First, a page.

Cogmap offers free online organization charting with private sharing capabilities

Tuesday, March 4th, 2008

Cogmap offers free online organization charting with private sharing capabilities

Cogmap releases private organization charting features freely available to the Internet

Private mapping, integrated data, and other features create the premier Web 2.0 tool for sharing organizational data with co-workers, your social network, and the Internet-at-large

March 5, 2008

News Facts

  • Cogmap, the organization chart wiki, vaults from offering a public facing wiki of organizational data to adding tools that allow people to build and share private organizational information using drag-and-drop on-line tools and powerful access controls.
  • Coglink widgets allow individuals to embed individual “Coglinks” from Cogmap in blogs, social networks, and web sites to share information about people in organization charts across the Internet.
  • Cogmap offers APIs that allow third parties to mash-up chart data using XML chart information and vCard and hCard data about members of charts.
  • New commenting and “related charts” features show how the network feels about charts that interest you.
  • New indexes are available allowing visitors to explore organization charts geographically, by industry, or simply alphabetical.
  • It is still all free!

Quotes Attributable to Brent Halliburton

“Cogmap’s initial release changed the way that business development, sales, and recruiters used the Internet. With the new private mapping features, they can take all of their knowledge online and create social networks around their proprietary data.”

“Cogmap is the wikipedia of organization charts, bringing information about how the hierarchy of organizations works to the masses.”

“Originally, Cogmap was built to allow people to share information and benefit from the power of a wiki, but feedback from the cogmunity was that some information needed to be protected. With private maps, all of the information you add will only be shared with your social network.”

“Private maps allow a network of people to share organizational data among themselves, empowering organizations to share their knowledge quickly and easily.”

“Coglinks make map information embeddable, extending Cogmap’s value out into the blogosphere.”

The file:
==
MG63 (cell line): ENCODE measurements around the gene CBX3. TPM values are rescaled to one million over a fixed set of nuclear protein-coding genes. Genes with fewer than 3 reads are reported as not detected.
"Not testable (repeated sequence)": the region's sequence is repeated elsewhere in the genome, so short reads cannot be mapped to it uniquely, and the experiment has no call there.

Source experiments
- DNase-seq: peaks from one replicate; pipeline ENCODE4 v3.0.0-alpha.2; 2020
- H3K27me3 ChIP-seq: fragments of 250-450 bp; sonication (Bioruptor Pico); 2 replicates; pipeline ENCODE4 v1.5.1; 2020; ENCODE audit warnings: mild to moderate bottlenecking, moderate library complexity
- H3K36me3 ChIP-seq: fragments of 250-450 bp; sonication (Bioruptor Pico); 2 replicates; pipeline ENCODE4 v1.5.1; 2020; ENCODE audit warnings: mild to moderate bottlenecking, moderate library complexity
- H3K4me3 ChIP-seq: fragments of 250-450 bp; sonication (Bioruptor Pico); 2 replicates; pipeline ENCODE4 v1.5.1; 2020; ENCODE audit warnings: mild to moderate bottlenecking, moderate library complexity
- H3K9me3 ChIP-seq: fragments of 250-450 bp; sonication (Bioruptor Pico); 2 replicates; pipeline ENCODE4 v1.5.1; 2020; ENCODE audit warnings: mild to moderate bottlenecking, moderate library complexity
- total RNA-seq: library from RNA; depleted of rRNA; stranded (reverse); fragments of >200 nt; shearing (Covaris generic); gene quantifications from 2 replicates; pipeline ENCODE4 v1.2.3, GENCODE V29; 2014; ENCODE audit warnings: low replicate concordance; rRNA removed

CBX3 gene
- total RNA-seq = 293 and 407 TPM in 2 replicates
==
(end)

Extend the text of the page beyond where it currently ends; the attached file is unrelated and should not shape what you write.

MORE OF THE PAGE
For additional quotes, email Brent Halliburton at brent at cogmap dot com.

Screenshots & Logos

Blog RSS feed: http://feeds.feedburner.com/cogmap

Suggested tags: “Cogmap”, “Org chart wiki”, “Private chart”, “Organization chart”

About Cogmap

With thousands of organization charts and tens of thousands of chart members, Cogmap offers an unprecedented amount of freely available organizational data. Cogmap is a small web site providing user-generated organization chart applications for business people.

Join the cogvolution!

Contact Information:

Brent Halliburton

215.439.0163

brent@cogmap.com

http://www.cogmap.com/

aim: groupcortexer

Details on some of our new Cogfeatures

Tuesday, March 4th, 2008

Besides amazing APIs and private maps, what did we do?

In case you were wondering:

  • A new homepage
  • Country, State, NAICS code and Alphabetical listings of all of the maps
  • Double-clicking a person zooms in on that person and exposes editing tools
  • Coglinks! (An example is here)
  • Dozens of bugs fixed
  • Comments! Here is a little about how comments work:
    • Simple, unthreaded comments associated with each chart
    • Comments show up right away but are queued for moderation
    • Upon moderation, accepted comments are sent to map subscribers
  • How do Private Charts work?
    • When you create a private chart, you are added to the access control list. You cannot be removed from accessing this chart.
    • You add email addresses to your access control list. When you add someone, they are sent an email. The chart shows up in their “My Cogmap”. If they sign up using another email address, they cannot access the chart.
    • Anyone who has access to a chart can add or delete people’s access to a chart.
    • If someone goes to a chart that they don’t have access to, they can have an automated email sent to the chart owner requesting to be added to the Access Control List.
  • Related charts was built using Vogoo’s Slope One open source implementation
  • Improved login code pretty substantially.
  • Sped up adding people to maps significantly (so cool and fast, we are actually highlighting it, which is weird)
  • Livesearch works
  • RSS feed more explicitly exposed to audience (via icon on chart page)
  • Dozens of minor bug fixes and usability improvements

Google Open Social seems to open suck

Thursday, February 28th, 2008

OK, that was an intentionally provocative title and overstates the case, but still, I haven’t had a lot of fun with this!

If I was Uncov, I would have to figure out a way to say, “FAIL”.

Google has gotten a ton of coverage for rolling out their Social Graph API. (No link to the original Google post because blogger trackbacks are incomprehensible and I protest them.)

Theoretically, the Social Graph API is a slam dunk for Cogmap.  For each person in charts, I can show their Social Graph, allowing you to explore how you may know people at a company, how they know each other, etc..

Anyway, here are my issues:

  1. It appears inserting URLs with query strings doesn’t work right in the API?  I tried escaping special characters and it continued to puke.  For example, I wanted to set the query string to a Cogmap profile, of the format: http://www.cogmap.com/profile.php?id=3.  Unfortunately, the Google documentation doesn’t explain what you should do in such a situation.
  2. I know URIs are convenient because they are keys, but I want to be able to query the Social Graph with whatever information I have (in this case, ideally, name, company, title, maybe email) and get results, but Social Graph only accepts URIs and emails.

The result is that Social Graph is kind of weak!  It neither accepts my URIs nor takes other information I have that could be used to generate a Social Graph.

Awkward.

Anyway, I am at FOWA today, maybe I will look for Kevin Marks.

— brent